5.    Concluding Remarks

This paper compared feedback-free and feedback-based layered multicast schemes with respect to aligning the provided service to the capabilities of heterogeneous receivers. We discovered several realistic scenarios when feedback-free schemes require a very large number of additional layers to match the performance of feedback-based schemes. We also demonstrated that a light-weight feedback-based scheme can offer substantial improvement in performance over feedback-free schemes and can closely approximate the efficiency delivered by the optimal feedback-based scheme. We envision two main directions for future work. Section 5.1 discusses how to make our current model more realistic. Sections 5.2 and 5.3 outline two aspects of layered multicast that are, in our opinion, important but routinely ignored by proposed multicast designs.

5.1    Model Refinements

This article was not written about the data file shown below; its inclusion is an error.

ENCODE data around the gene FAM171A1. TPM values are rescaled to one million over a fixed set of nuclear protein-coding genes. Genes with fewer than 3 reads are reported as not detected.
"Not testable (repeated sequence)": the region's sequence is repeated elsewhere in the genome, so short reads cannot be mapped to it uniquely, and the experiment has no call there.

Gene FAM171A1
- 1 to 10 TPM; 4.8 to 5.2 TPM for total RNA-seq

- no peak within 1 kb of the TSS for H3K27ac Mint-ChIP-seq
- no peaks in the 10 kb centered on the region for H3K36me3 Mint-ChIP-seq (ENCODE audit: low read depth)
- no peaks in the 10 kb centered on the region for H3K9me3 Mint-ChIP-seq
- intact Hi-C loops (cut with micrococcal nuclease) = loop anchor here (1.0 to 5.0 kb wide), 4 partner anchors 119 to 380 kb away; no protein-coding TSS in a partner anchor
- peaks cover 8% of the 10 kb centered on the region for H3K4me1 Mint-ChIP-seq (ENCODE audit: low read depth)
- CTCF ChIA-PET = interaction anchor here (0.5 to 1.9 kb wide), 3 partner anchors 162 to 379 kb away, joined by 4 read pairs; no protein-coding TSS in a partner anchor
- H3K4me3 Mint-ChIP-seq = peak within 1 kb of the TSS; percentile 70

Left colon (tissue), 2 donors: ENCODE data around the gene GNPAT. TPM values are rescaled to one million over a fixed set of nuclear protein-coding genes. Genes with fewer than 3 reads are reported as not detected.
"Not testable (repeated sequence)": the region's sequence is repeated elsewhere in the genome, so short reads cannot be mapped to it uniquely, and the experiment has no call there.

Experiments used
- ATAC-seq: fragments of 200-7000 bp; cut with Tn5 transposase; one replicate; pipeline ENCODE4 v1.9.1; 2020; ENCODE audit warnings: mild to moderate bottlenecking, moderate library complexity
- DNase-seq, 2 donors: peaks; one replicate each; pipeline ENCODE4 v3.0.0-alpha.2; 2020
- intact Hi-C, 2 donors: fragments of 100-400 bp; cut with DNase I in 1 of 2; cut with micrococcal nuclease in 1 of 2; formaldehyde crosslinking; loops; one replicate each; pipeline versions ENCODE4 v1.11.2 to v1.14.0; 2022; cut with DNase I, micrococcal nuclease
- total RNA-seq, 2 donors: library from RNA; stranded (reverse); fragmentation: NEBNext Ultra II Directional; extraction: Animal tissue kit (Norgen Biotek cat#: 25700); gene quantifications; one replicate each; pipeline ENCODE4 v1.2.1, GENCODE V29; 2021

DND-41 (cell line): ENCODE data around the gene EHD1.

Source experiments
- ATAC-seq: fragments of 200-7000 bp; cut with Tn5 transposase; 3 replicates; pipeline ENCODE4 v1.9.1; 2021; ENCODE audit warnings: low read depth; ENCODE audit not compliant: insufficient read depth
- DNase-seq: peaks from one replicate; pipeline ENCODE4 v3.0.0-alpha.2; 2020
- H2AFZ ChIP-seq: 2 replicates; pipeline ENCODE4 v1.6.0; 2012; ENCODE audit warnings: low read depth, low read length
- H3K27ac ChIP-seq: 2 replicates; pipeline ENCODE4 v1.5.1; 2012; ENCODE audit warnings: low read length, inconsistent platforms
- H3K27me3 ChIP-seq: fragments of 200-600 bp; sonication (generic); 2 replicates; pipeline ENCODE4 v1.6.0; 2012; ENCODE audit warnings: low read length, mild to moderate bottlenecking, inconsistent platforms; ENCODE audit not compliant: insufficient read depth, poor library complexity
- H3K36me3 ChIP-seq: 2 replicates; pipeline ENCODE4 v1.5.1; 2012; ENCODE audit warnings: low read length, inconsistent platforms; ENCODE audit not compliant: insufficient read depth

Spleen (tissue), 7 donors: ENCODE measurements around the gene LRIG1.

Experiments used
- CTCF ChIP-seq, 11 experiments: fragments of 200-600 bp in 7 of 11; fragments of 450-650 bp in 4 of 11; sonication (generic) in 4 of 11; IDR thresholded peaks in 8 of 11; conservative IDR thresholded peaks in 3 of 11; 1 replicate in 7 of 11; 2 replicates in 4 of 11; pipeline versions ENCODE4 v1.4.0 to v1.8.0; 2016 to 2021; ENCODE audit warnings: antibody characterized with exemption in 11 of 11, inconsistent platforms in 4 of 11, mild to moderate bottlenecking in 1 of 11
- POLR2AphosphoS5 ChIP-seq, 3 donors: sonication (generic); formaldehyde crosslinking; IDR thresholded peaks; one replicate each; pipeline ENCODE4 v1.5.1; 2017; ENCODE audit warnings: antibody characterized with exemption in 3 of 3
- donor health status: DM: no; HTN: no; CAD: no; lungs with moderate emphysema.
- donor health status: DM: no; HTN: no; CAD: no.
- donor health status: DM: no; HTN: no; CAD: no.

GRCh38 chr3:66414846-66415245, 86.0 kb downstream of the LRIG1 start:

To compare the feedback-based and feedback-free schemes, we used the layer overhead as a chief metric. However, our current model does not reflect two factors that can substantially increase the number of additional layers needed by a feedback-free scheme to compensate for the lack of feedback. First, a larger number of layers usually leads to a smaller compression ratio. Accounting for the declining compression ratio not only can raise the layer overhead but also is likely to reveal scenarios when additional layers cease to improve satisfaction (i.e., when the layer overhead is infinite). Another relevant issue with feedback-free congestion control is its responsiveness: after the last subscriber of a session in a subnet sends an IGMP leave message, up to 10 seconds can elapse before the last-hop router stops forwarding the session traffic into the subnet. The feedback-free technique of dynamic layering [2] tackles this problem of responsiveness but at the price of even further increase in the number of additional layers. We plan to adjust our model to represent the dependencies on the compression ratio and control responsiveness.